Chelsea tenant rights coalition calls for public resolution against NYCHA, Related, Essence Section 9 housing demolition plan

Put it to a Vote

Chelsea tenant rights coalition calls for public resolution against NYCHA, Related, Essence Section 9 housing demolition plan

Renderings by an unnamed architect show the new campus by NYCHA, Related, and Essence. Note that the images are for illustrative purposes only. (Courtesy NYCHA)

A round table discussion in Chelsea, Manhattan hosted by the Chelsea Reform Democratic Club was scheduled to adjourn this evening, but was cancelled late last night.

The panel was set to convene representatives from the New York City Housing Authority (NYCHA), tenant rights activists, local politicians, and residents from Fulton and Elliott-Chelsea Houses who oppose the plan by Related, NYCHA, and Essence to demolish eleven Section 9 residential towers in Chelsea and build new, Section 8 mixed-income residential buildings in their place.

The last minute cancellation comes amid rising concerns and frustration over the plan from public housing residents and the Chelsea community at-large. On September 6, public housing tenants from Fulton and Elliott-Chelsea Houses staged a rally outside the Fulton Senior Center in Manhattan protesting the demolition plan just before a Manhattan Community Board (CB4) meeting was to take place. The cries “No Demolition!”; “Hell No We Won’t Go! Related’s Gotta Go!”; “The Survey Was a Scam!”; and “Mi Casa No Es Vende!” echoed along Ninth Avenue between 16th and 17th Streets.

Just prior to the protests, a coalition called Fulton Elliott-Chelsea (FEC) Tenants Against Demolition issued a press release calling upon CB4 to support them. FEC Tenants Against Demolition is a “group of Fulton and Elliott-Chelsea tenants, activists and concerned neighbors, who oppose the demolition of NYCHA complexes of Fulton and Elliott-Chelsea” with a series of demands. In a press release, the group called for “a public resolution against the demolition” which would force CB4 to take a public position either for or against the demolition plan; an action which the group hasn’t yet taken.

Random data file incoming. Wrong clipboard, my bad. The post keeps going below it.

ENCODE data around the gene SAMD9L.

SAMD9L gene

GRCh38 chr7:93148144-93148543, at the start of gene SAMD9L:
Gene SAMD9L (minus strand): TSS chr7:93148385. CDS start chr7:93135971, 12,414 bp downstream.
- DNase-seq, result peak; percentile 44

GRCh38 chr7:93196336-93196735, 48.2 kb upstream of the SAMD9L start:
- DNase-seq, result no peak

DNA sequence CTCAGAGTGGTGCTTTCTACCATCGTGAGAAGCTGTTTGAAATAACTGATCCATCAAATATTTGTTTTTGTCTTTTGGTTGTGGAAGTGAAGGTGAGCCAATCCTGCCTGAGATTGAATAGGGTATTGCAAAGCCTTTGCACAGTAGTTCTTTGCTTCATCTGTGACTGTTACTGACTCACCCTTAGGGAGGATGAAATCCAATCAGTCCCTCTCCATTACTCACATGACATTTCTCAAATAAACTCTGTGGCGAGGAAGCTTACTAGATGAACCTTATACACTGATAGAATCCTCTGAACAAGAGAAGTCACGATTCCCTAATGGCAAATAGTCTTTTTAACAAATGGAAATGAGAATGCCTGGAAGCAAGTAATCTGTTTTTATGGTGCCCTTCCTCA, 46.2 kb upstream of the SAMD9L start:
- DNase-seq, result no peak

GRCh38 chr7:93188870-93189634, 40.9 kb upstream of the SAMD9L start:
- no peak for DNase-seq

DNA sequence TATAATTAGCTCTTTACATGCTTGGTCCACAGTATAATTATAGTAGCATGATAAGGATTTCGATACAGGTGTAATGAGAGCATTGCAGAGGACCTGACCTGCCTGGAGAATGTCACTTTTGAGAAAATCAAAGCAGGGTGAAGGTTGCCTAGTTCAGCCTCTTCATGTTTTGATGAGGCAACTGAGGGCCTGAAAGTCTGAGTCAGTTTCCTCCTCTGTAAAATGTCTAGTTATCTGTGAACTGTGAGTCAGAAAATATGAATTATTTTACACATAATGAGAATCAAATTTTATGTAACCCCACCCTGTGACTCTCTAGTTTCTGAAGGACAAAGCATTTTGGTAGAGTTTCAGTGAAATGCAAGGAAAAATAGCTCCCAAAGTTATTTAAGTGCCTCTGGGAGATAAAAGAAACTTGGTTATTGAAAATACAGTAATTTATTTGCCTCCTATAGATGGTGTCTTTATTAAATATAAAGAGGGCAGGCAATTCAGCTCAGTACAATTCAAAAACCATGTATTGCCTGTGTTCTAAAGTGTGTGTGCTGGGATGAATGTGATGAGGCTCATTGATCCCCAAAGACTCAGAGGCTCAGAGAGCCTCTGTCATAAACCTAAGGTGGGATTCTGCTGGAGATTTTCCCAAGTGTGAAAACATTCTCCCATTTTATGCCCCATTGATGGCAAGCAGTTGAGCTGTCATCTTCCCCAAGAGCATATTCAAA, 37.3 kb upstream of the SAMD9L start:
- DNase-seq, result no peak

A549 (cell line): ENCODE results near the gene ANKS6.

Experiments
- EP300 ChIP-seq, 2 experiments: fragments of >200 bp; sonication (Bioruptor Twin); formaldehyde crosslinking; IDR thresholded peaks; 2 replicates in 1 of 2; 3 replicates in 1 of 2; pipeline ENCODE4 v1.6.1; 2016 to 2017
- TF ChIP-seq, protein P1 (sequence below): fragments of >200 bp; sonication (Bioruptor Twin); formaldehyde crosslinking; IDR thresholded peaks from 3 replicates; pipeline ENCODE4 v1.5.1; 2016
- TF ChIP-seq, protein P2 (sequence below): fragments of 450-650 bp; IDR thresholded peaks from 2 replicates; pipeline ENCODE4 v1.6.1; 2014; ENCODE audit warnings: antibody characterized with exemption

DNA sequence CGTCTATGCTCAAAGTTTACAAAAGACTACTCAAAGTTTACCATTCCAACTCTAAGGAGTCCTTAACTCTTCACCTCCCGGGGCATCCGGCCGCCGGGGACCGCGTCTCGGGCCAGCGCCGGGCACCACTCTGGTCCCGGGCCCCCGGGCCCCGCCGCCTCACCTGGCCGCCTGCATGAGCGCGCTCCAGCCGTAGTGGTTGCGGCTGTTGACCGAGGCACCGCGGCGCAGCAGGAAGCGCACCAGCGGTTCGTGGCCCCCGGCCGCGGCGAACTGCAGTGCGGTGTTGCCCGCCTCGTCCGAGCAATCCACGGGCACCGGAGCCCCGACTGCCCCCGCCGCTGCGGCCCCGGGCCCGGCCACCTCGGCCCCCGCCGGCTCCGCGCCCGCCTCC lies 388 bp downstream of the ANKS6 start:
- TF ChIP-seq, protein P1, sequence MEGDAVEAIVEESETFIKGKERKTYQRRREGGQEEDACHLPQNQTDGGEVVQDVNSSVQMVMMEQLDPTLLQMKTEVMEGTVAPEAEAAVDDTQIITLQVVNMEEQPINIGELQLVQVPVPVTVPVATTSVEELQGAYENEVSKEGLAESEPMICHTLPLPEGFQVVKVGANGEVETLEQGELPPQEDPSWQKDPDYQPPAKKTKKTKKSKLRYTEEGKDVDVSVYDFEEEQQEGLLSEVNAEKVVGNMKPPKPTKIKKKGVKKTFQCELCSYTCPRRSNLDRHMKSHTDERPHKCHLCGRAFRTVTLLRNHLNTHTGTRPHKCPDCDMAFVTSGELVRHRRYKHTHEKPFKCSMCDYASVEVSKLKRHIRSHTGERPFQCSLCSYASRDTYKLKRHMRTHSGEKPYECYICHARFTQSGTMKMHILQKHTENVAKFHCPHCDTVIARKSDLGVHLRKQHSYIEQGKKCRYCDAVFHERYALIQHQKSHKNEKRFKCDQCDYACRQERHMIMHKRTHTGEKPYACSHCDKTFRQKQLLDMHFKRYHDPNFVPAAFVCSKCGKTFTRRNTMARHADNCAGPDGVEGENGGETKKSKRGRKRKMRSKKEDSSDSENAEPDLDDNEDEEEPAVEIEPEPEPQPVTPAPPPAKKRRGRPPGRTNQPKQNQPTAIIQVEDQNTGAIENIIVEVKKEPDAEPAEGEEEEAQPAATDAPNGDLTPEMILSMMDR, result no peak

A rally outside the Fulton Senior Center in Chelsea brought together public housing tenants who oppose the demolition plan by NYCHA, Related, and Essence. (Daniel Roche/AN)

According to the New York City Council, resolutions “allow the Council to express a collective voice of the City, and can play an important role in the development of law and public policy throughout New York State and across the nation.” In short, if a public resolution against demolition is brought to CB4, the board will have an opportunity to vote on it using public input. In turn, if the resolution is given a majority vote, CB4 would then issue an official letter about supporting said issue to the City Council and stakeholders to express majority favor.

Last June, The New York Times reported that “30 percent of eligible residents, or roughly 950 people, responded to the survey, and about 60 percent of those opted for demolition.” For AN, Elliott-Chelsea resident Celines Miranda noted that “if you take into account residents as a whole, only 18 percent want demolition. They’re not taking into account the 70 percent of people who did not vote.” Thus, in recent weeks, the survey process itself has been called into question.

While the demolition plan is backed by Fulton Houses’ TA president Miguel Acevedo and Elliott-Chelsea’s Darlene Waters, AN reported in August that there’s been opposition from public housing residents across the city; many of which have called into question the legitimacy of the survey that was issued last May polling residents about demolition.

New information that’s come to light since August revealed that many tenants “were never issued surveys” according to Marni Halasa, an organizer who’s been active since 2019 when demolition was first announced by the de Blasio administration. Halasa, a Chelsea activist, continued to organize with residents when a new plan was announced in 2021 under NYCHA’s PACT-RAD program which converts Section 9 public housing into Section 8. Since August, there’s also been claims of intimidation and harassment perpetrated by TA president Miguel Acevedo and CB4 member Hector Vasquez from public housing tenants who oppose demolition. FEC Tenants Against Demolition claim that Acevedo has been “physically menacing” residents who oppose the demolition plan by Related, NYCHA, and Essence.

Fulton House residents protested on September 6 against the demolition plan. (Daniel Roche/AN)